As it spreads quickly around the world, online local-deals distributor Groupon may getting too close for some people. One consumer advocacy group says it’s turning consumers’ cell phones into “spy phones” that collect information on consumers’ whereabouts even when they’re not logged onto Groupon.
As it storms the world with its local deal-making site, Groupon Inc. may be getting too familiar for some.
Last month Groupon sent an e-mail alerting subscribers that it may use their mobile devices to collect personal location information, even when subscribers are not logged onto a Groupon web site or mobile app. The changes come as Groupon expands the reach of its Groupon Now tool, which uses geolocation to offer deals to consumers based on their present locations.
Some consumer watchdogs are crying foul. "It makes a mobile device a spy phone for Groupon," says John Simpson, director of advocacy group Consumer Watchdog's Privacy Project. "The consumer should have the ability to not be tracked when they close the app and don't want to be tracked."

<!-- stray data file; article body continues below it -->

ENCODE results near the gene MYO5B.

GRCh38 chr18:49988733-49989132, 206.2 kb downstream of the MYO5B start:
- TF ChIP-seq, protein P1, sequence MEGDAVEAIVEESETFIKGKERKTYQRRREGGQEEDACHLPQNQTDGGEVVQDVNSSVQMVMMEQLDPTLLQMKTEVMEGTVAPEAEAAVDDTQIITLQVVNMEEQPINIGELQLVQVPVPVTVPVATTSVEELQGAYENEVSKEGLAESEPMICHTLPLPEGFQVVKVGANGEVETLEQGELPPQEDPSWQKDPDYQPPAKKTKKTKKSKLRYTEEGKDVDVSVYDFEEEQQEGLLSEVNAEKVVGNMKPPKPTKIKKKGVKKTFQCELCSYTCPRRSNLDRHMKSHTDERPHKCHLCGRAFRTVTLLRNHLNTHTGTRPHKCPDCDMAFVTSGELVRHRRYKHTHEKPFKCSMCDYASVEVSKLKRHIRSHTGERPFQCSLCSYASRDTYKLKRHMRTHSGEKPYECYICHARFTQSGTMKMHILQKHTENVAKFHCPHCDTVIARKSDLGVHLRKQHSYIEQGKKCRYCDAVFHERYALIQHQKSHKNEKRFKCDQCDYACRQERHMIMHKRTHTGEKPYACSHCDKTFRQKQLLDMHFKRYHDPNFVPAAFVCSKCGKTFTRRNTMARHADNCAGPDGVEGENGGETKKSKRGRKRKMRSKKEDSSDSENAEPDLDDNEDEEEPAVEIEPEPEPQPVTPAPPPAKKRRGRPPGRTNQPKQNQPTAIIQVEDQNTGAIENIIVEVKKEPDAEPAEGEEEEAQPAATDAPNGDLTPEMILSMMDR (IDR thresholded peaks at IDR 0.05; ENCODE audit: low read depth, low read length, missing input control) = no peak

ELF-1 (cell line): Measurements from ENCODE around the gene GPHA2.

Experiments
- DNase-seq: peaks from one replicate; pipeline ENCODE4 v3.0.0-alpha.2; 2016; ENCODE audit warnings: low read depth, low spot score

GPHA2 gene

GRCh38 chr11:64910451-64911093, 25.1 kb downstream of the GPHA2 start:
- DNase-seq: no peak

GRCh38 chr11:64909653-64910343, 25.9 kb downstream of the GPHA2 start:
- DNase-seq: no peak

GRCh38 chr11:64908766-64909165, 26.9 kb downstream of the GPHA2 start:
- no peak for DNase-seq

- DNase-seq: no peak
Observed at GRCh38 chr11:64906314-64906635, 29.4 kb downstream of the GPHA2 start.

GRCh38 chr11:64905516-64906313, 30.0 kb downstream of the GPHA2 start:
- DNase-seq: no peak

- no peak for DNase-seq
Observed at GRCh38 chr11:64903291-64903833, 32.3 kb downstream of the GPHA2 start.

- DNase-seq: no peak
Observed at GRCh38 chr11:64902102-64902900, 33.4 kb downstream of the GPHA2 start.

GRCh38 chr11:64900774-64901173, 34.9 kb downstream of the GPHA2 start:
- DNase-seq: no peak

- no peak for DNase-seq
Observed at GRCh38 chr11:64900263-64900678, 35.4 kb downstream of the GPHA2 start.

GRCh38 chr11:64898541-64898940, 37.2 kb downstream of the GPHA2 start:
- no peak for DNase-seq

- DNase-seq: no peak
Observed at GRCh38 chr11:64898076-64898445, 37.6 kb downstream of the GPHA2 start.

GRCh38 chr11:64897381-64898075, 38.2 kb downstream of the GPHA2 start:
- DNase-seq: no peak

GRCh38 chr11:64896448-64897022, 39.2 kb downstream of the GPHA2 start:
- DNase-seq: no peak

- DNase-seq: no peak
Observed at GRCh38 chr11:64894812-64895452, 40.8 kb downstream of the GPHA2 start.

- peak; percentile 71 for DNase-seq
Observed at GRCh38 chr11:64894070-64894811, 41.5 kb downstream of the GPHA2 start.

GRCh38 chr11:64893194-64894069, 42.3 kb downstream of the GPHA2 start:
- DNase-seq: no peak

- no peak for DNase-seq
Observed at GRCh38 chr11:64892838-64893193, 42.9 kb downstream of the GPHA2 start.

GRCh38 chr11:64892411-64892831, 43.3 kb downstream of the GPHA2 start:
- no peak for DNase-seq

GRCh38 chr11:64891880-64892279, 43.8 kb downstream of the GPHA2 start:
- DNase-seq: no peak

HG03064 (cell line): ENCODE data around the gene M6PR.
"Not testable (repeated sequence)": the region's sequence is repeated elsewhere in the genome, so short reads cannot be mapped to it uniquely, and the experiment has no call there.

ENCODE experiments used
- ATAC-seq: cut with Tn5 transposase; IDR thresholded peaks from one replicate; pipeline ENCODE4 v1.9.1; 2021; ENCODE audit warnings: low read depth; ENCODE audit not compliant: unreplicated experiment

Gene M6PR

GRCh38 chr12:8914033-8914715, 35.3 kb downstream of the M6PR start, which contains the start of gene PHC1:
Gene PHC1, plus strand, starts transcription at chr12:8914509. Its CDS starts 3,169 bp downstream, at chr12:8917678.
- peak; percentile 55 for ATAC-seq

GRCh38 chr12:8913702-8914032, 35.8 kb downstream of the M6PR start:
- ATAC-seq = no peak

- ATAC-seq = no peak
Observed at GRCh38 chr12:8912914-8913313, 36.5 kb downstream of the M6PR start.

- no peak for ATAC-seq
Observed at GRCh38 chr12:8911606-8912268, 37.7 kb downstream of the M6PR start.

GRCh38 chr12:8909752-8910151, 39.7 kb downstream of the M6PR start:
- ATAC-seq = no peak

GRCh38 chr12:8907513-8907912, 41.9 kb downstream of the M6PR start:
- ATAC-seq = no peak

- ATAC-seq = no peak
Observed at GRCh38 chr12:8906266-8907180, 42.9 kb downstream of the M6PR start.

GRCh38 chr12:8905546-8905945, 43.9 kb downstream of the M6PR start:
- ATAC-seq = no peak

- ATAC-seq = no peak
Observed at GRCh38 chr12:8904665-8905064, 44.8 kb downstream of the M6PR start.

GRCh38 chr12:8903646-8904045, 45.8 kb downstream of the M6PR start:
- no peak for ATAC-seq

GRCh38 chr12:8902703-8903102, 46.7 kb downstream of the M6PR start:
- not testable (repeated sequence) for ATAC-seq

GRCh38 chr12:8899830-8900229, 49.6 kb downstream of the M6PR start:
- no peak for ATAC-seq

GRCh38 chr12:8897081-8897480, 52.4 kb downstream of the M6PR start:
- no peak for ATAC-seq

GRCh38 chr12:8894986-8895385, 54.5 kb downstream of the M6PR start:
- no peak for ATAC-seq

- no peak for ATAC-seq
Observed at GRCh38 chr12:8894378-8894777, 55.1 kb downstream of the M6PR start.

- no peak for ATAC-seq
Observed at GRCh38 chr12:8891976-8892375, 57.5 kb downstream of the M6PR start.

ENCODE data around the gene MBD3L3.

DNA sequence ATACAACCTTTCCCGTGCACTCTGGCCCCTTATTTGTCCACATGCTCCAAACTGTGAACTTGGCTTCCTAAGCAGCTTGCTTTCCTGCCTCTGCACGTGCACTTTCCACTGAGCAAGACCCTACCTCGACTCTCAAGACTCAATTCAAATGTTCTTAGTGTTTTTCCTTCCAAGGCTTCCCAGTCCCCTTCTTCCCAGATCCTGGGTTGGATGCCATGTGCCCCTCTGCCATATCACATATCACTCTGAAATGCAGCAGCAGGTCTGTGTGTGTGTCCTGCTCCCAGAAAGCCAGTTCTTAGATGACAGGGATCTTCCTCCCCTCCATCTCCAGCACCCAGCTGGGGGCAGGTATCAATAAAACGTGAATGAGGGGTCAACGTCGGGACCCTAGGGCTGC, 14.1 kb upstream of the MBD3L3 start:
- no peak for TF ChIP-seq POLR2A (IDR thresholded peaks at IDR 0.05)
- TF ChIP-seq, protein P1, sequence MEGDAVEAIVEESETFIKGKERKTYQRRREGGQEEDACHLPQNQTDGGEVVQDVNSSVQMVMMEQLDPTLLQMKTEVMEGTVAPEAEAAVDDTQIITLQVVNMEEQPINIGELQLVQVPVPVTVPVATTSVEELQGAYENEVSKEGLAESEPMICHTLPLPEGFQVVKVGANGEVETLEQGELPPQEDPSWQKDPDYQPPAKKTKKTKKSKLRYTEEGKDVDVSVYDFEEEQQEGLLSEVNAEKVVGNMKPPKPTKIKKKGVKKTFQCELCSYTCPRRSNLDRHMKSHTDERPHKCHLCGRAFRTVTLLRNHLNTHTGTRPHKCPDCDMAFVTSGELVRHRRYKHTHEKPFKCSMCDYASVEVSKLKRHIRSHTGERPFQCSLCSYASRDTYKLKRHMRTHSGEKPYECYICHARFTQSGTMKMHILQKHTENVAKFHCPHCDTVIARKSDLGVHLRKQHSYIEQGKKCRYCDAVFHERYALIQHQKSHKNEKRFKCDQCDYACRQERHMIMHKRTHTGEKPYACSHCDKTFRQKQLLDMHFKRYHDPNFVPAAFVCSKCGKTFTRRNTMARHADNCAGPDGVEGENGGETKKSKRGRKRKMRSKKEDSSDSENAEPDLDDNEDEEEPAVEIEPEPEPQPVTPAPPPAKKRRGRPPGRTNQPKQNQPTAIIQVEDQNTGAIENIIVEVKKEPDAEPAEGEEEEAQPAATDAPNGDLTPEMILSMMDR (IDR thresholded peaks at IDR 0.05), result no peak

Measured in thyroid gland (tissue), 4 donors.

Groupon says it collects the following types of personal information:
- Contact information, such as a consumer's name, postal addresses, e-mail addresses, social media account names and telephone numbers.
- Relationship information, including to whom a consumer has given a Groupon voucher as a gift, who has given a consumer a Groupon voucher, and information about friends who referred the consumer to Groupon.
- Transaction information that details how a consumer interacts with Groupon, including what offers he views, purchases and redeems.
- Financial information, such as a consumer's credit or debit card number, expiration date, and card verification number.
- Mobile location information, including where a consumer is located.
Groupon also says it shares subscribers' information with merchants to enable them to communicate with, and advertise to, customers. However, Groupon notes, "We encourage Groupon merchants and business partners to adopt and post privacy policies."